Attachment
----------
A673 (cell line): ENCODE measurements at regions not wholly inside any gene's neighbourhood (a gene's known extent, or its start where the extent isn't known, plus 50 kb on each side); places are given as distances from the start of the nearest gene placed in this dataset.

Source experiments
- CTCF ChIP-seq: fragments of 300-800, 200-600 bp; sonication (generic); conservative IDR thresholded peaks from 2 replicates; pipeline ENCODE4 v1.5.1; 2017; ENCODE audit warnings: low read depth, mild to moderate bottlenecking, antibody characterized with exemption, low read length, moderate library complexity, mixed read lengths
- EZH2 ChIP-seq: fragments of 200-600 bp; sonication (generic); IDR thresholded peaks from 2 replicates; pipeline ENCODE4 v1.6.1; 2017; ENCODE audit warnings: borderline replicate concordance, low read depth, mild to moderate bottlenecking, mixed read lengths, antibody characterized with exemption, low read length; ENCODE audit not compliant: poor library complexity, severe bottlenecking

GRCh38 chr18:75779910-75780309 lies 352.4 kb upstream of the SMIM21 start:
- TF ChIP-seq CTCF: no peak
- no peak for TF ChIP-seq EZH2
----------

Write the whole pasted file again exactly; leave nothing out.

A673 (cell line): ENCODE measurements at regions not wholly inside any gene's neighbourhood (a gene's known extent, or its start where the extent isn't known, plus 50 kb on each side); places are given as distances from the start of the nearest gene placed in this dataset.

Source experiments
- CTCF ChIP-seq: fragments of 300-800, 200-600 bp; sonication (generic); conservative IDR thresholded peaks from 2 replicates; pipeline ENCODE4 v1.5.1; 2017; ENCODE audit warnings: low read depth, mild to moderate bottlenecking, antibody characterized with exemption, low read length, moderate library complexity, mixed read lengths
- EZH2 ChIP-seq: fragments of 200-600 bp; sonication (generic); IDR thresholded peaks from 2 replicates; pipeline ENCODE4 v1.6.1; 2017; ENCODE audit warnings: borderline replicate concordance, low read depth, mild to moderate bottlenecking, mixed read lengths, antibody characterized with exemption, low read length; ENCODE audit not compliant: poor library complexity, severe bottlenecking

GRCh38 chr18:75779910-75780309 lies 352.4 kb upstream of the SMIM21 start:
- TF ChIP-seq CTCF: no peak
- no peak for TF ChIP-seq EZH2